In Virginia, must a witness testify solely from his or her recollection or can the witness refer to documents while testifying?

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The below information was written by our personal injury lawyers in Virginia Beach.

During the course of a witness’s examination, a lawyer can refresh the witness’s recollection with a writing or anything else that stimulates the witness’s recollection. The material used to refresh the recollection of the witness does not have to be introduced into evidence, nor does it have to be admissible as evidence. However, the opposing side has the right to review the material reviewed by the witness and can use the material in the cross examination of the witness. Additionally, say our personal injury lawyers in Virginia Beach, the witness, whose memory has been refreshed, must be able to speak from his or her own memory after review of the source of the refreshment and cannot simply read the source of refreshment of his or her testimony, unless some exception to the hearsay rule applies which would allow the witness to read from the source of refreshment.

One exception to the hearsay rule that will allow a witness to read directly from a document is the recorded recollection exception. Regarding the recorded recollection exception to the hearsay rule, the Virginia Rules of Evidence state that a witness’s testimony read from a document is not excluded under the hearsay rule if the document satisfies the following requirements:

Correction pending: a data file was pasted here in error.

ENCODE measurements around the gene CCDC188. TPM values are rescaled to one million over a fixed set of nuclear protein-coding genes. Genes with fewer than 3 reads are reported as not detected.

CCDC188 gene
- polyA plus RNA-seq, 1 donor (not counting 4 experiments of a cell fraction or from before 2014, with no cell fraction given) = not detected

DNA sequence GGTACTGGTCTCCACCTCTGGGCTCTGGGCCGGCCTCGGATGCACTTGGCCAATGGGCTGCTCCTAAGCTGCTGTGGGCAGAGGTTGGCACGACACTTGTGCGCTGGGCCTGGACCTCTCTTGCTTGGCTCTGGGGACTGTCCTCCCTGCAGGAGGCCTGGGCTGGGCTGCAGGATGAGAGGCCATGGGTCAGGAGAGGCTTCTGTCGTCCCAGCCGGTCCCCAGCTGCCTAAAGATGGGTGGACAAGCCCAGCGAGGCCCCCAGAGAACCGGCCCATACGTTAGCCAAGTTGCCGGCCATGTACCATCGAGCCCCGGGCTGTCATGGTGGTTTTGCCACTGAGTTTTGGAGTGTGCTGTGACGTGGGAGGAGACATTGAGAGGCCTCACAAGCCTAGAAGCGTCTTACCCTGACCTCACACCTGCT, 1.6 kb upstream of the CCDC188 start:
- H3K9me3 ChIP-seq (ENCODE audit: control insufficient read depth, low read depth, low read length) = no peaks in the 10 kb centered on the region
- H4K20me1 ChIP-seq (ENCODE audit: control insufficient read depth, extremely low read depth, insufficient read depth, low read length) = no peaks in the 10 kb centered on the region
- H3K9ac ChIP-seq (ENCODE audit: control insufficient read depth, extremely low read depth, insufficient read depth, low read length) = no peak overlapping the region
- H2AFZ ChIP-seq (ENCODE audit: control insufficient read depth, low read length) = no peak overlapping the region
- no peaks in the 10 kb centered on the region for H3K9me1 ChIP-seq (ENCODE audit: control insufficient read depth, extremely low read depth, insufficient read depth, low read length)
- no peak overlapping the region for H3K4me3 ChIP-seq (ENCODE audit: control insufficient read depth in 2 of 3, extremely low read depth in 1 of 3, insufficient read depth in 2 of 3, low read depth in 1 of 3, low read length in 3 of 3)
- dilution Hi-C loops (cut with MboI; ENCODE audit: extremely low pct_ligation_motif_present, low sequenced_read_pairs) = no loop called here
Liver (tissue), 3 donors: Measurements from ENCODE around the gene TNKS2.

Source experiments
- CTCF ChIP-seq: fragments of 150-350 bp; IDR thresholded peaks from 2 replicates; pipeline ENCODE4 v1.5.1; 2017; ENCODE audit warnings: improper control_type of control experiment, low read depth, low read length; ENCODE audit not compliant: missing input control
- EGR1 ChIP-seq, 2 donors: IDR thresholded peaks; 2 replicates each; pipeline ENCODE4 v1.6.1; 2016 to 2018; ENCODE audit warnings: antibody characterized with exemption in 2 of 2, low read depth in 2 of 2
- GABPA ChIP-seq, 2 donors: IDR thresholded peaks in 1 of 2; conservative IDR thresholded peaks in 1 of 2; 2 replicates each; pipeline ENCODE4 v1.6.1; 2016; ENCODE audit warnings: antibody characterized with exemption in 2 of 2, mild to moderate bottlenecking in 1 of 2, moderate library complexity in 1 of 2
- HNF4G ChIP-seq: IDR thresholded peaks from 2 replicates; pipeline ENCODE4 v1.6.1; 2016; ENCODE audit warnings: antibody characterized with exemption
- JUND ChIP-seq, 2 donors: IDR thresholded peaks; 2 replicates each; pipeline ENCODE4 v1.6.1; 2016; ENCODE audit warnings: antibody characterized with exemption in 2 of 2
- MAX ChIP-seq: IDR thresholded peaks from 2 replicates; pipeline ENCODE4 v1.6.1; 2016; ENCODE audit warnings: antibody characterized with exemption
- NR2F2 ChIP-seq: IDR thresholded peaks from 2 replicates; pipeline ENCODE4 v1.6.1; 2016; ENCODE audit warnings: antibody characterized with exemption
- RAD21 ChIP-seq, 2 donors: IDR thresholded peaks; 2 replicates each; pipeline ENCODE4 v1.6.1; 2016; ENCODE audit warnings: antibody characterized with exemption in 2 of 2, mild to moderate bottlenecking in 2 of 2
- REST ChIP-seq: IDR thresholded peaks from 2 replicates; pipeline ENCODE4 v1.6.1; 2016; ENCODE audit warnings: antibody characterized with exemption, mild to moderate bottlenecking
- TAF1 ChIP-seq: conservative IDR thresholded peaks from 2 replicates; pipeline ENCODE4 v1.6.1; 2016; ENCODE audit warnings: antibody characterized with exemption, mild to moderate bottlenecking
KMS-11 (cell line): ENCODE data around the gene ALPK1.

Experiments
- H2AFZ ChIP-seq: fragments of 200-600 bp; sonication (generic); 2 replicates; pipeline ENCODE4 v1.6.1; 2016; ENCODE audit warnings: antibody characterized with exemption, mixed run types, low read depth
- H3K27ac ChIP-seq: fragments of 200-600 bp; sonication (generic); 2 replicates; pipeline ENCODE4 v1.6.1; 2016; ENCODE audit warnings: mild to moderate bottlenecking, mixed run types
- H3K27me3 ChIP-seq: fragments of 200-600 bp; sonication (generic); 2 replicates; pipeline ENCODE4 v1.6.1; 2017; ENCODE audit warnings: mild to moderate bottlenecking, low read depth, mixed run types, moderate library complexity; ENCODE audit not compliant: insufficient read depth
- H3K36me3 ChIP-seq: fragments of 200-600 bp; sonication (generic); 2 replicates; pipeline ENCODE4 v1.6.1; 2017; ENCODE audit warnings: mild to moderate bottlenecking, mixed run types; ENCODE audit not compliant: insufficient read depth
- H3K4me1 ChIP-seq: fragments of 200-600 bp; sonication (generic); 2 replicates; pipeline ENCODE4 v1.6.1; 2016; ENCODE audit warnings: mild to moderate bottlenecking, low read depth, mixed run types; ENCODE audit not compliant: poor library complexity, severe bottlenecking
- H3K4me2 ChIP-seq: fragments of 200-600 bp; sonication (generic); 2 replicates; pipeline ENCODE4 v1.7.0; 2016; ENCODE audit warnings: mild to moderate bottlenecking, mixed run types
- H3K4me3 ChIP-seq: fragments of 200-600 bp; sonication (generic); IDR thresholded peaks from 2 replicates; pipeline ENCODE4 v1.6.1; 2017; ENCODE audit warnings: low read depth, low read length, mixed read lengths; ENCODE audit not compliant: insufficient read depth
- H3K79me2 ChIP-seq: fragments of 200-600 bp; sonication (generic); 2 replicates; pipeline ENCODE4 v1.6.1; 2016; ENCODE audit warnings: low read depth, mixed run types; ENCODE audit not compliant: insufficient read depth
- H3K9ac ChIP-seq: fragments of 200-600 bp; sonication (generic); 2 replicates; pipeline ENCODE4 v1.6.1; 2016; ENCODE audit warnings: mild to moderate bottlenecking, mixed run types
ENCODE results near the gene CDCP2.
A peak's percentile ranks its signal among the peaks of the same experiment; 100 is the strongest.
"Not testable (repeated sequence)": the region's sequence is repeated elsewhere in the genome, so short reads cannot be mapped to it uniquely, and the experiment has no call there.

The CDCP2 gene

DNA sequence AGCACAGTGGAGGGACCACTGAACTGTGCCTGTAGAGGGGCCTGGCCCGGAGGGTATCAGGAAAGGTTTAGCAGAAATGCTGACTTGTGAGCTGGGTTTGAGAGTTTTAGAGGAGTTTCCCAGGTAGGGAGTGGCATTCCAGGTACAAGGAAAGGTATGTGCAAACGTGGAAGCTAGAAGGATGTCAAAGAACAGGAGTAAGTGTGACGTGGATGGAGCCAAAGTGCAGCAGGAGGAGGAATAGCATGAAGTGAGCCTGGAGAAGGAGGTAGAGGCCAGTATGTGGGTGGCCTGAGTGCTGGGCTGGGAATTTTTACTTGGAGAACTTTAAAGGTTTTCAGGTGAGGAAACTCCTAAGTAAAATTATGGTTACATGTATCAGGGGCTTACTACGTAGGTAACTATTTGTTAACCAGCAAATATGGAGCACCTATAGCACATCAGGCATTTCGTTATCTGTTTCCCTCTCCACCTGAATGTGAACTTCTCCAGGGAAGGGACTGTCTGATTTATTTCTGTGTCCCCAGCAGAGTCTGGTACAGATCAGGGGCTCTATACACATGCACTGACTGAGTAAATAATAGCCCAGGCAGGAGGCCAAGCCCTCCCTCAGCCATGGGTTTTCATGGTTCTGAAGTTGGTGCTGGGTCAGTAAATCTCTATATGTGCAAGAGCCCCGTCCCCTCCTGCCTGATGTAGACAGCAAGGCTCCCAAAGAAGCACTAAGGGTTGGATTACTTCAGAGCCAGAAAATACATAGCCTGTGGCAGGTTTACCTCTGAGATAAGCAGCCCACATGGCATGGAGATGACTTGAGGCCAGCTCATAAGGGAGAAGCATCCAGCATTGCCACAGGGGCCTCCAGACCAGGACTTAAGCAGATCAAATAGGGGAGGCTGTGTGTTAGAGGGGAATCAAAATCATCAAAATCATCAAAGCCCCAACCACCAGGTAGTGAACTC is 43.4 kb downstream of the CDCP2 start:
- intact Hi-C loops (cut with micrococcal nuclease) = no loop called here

Except as provided by statute, a memorandum or record concerning a matter about which a witness once had firsthand knowledge made or adopted by the witness at or near the time of the event and while the witness had a clear and accurate memory of it, if the witness lacks a present recollection of the event, and the witness vouches for the accuracy of the written memorandum.

In personal injury cases, the recorded recollection exception to the hearsay rule is routinely applied when the plaintiff’s doctors are examined. Often the testifying doctor will be asked about treatment he or she provided to the injured plaintiff long before the day of trial. As a consequence, the plaintiff’s doctors often have no recollection of their examination and treatment of the plaintiff, and in such cases, the testifying doctors will be permitted to testify from their office notes.

Questions regarding the admissibility of evidence and what materials a witness can refer to during in his or her testimony are specific to the individual personal injury case, and we encourage you to contact one of our personal injury lawyers in Virginia Beach.   He can advise the prospective client as to what witnesses will be necessary if the personal injury case goes to trial and what testimony can be offered by the witnesses. As in all personal injury cases, an experienced personal injury lawyer can also advise the injured person as to the value of the injury claim, can guide the injured person through the process of making a claim with the applicable insurance company or companies, and can represent the injured person in the litigation of the personal injury claim, if a personal injury lawsuit becomes necessary.

Waiting can hurt your case. To find out how our personal injury lawyers in Virginia Beach can help you, please contact us at (757) 486-2700.

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